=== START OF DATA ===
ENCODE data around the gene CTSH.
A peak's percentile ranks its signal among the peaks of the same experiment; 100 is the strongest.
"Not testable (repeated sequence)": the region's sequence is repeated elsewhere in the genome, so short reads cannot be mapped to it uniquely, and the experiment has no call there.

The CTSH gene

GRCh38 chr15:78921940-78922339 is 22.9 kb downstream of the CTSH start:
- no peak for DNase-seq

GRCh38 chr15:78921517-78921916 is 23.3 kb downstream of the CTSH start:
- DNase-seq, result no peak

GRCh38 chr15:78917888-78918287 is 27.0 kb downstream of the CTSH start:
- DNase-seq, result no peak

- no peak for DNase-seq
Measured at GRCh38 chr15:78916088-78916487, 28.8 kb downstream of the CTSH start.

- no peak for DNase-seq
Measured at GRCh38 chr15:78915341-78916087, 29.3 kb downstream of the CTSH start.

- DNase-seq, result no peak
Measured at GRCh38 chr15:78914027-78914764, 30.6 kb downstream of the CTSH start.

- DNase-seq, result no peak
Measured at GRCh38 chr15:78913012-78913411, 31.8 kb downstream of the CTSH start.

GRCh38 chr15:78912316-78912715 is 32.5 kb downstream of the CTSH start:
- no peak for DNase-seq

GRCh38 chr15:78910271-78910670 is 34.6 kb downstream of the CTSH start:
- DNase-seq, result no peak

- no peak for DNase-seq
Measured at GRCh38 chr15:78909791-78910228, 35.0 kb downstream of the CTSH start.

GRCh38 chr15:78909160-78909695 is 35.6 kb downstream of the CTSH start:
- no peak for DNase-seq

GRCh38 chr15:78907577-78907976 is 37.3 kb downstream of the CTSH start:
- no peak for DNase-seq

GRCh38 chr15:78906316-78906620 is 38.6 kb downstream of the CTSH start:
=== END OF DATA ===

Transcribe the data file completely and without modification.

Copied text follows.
ENCODE data around the gene CTSH.
A peak's percentile ranks its signal among the peaks of the same experiment; 100 is the strongest.
"Not testable (repeated sequence)": the region's sequence is repeated elsewhere in the genome, so short reads cannot be mapped to it uniquely, and the experiment has no call there.

The CTSH gene

GRCh38 chr15:78921940-78922339 is 22.9 kb downstream of the CTSH start:
- no peak for DNase-seq

GRCh38 chr15:78921517-78921916 is 23.3 kb downstream of the CTSH start:
- DNase-seq, result no peak

GRCh38 chr15:78917888-78918287 is 27.0 kb downstream of the CTSH start:
- DNase-seq, result no peak

- no peak for DNase-seq
Measured at GRCh38 chr15:78916088-78916487, 28.8 kb downstream of the CTSH start.

- no peak for DNase-seq
Measured at GRCh38 chr15:78915341-78916087, 29.3 kb downstream of the CTSH start.

- DNase-seq, result no peak
Measured at GRCh38 chr15:78914027-78914764, 30.6 kb downstream of the CTSH start.

- DNase-seq, result no peak
Measured at GRCh38 chr15:78913012-78913411, 31.8 kb downstream of the CTSH start.

GRCh38 chr15:78912316-78912715 is 32.5 kb downstream of the CTSH start:
- no peak for DNase-seq

GRCh38 chr15:78910271-78910670 is 34.6 kb downstream of the CTSH start:
- DNase-seq, result no peak

- no peak for DNase-seq
Measured at GRCh38 chr15:78909791-78910228, 35.0 kb downstream of the CTSH start.

GRCh38 chr15:78909160-78909695 is 35.6 kb downstream of the CTSH start:
- no peak for DNase-seq

GRCh38 chr15:78907577-78907976 is 37.3 kb downstream of the CTSH start:
- no peak for DNase-seq

GRCh38 chr15:78906316-78906620 is 38.6 kb downstream of the CTSH start: